If luxury and design are important criteria for you when choosing a hotel, you can also check out the Fashion Designer Hotels round-up from Forbes Traveler, which includes properties from around the world designed by Italians and other big names in the fashion world.
Photo of Castiglion del Bosco
Florence may feel like a fairy tale city for adults, but kids aren’t always impressed. That’s mostly because they’ve yet to study or appreciate the art, architecture, and history that have made the Tuscan town one of the world’s most favored destinations for generations.
Enter Context Travel. The walking tour company, which I have mentioned in The Unofficial Guide to Central Italy, has just announced a “robust kid-friendly program” that includes family tours such as Symbols and Legends of Florence, a 2-hour family treasure hunt, and Arte Firenze for Families, a guided tour through the Uffizi Gallery.
Some other Context Travel tours of Florence and Tuscany that your family (and teens) may enjoy are Florence Food Experiences, Fresco Workshop, and (one we’d LOVE to try) Tuscan Truffle Hunt. You can also find Context Travel tours and services in Rome, Naples, and Venice.
Of course, you can’t expect some of the most knowledgeable guides in the business to charge a pittance for their services. These group walks, excursions, and daytrips start at around €200 per group. But, you’ll definitely return from your trip to Italy with more interesting captions for your photos. And your kids will be able to impress their teachers with loads of Tuscan trivia.
Photo by Context Travel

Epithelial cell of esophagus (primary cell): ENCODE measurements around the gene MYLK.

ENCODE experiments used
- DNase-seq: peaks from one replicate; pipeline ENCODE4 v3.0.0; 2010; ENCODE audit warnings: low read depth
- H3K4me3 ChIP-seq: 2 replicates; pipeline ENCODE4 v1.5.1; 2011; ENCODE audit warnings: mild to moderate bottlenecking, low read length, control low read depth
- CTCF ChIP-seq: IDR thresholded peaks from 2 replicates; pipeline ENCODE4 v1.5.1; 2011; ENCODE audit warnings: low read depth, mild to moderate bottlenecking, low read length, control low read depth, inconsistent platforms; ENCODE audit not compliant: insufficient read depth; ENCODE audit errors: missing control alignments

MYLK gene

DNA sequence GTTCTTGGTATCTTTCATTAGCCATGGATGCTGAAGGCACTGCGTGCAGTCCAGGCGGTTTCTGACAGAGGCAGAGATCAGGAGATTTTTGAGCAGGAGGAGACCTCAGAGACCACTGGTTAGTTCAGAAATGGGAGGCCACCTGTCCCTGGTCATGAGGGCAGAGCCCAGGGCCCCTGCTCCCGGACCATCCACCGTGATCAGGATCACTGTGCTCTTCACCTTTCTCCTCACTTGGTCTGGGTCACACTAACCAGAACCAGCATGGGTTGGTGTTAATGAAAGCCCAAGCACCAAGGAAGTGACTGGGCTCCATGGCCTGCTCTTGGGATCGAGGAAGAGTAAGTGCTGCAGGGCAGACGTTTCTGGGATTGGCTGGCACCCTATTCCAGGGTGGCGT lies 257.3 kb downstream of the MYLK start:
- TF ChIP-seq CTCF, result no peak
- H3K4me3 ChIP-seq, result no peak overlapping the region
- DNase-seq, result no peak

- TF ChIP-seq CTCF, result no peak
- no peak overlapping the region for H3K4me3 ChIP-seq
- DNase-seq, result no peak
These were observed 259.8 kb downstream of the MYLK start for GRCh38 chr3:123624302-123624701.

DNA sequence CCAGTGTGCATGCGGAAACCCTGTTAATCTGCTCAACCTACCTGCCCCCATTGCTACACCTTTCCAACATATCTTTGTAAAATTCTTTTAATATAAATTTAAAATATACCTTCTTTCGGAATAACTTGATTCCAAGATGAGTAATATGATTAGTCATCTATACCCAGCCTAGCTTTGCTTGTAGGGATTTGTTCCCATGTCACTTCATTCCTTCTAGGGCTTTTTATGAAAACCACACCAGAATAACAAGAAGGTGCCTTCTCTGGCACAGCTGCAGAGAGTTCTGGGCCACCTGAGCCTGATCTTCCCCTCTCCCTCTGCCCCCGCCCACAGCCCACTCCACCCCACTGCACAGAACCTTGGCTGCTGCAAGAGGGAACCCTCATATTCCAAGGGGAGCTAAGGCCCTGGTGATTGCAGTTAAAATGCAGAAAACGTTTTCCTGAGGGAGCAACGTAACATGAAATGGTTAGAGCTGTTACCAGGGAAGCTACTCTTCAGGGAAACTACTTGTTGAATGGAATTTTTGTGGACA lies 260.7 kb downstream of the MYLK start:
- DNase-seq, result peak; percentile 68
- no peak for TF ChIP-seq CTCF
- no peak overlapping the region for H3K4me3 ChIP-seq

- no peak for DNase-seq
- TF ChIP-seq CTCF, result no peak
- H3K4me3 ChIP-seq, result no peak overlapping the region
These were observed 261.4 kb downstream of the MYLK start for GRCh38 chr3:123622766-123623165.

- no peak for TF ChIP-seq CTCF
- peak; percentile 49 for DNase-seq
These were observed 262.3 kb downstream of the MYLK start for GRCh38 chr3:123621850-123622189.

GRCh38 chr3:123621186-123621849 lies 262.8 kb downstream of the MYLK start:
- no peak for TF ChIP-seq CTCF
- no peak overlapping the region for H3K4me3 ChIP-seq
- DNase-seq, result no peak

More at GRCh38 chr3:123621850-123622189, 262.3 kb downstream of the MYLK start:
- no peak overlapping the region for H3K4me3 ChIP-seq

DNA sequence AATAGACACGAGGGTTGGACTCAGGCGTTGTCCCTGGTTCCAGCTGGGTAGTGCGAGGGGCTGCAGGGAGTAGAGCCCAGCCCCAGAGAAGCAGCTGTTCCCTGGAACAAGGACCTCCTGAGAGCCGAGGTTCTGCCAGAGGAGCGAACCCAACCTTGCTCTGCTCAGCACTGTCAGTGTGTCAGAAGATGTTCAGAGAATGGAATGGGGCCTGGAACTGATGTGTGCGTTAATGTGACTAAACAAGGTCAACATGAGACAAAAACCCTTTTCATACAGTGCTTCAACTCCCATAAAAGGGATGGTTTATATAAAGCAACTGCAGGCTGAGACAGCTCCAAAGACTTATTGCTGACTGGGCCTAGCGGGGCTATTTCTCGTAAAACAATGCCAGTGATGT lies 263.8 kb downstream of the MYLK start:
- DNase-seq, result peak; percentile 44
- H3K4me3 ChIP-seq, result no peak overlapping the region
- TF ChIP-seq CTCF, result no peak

In case you missed these recent articles on travel to Italy…
New York Times
Sicily, Through the Eyes of the Leopard
The Washington Post
See Naples…And Eat
Sydney Morning Herald
Ready for Super-Bol (A Search for the Best Ragu in Bologna)
Los Angeles Times
Exploring Sun-Splashed Venice’s City Squares
The Guardian (UK)
Seattle Times (Rick Steves’ Europe)
For Italy In the Extreme, Go to Naples
The Vancouver Sun
How To Enjoy Rome With the Kids
The Financial Times
Do You Need Another Reason to Visit Florence?
In my opinion, Financial Times columnist Jancis Robinson provides some of the best, most accessible coverage of wine anywhere. This past weekend, in the FT Life & Arts Section, Robinson looks at the 2006 vintage of Chianti Classico as “something to celebrate.” Apparently, this is the first year that “white wine grapes have been outlawed” from the making of Chianti Classico. Indeed, up until 2006, Chianti was a blend of white (mostly Trebbiano) and red (mostly Sangiovese) grapes. Robinson gives an interesting primer on the former and current production of Chianti – the wine made in the mini-region between Florence and Siena – and also makes suggestions for the best Chianti buys.
Here are her picks:
Taste of Tuscany: Classic Classicos
?Badia a Coltibuono
Principe Corsini, Le Corte (£)
San Fabiano Calcinaia
?Castello di Ama
?Castello di Meleto (£)
?Casanuova di Nittardi
A GOOD VALUE 2004
?Il Poggiolino (£)
?denotes a particularly traditional, lively style
(£) denotes especially good value
Photo © photo_nuevo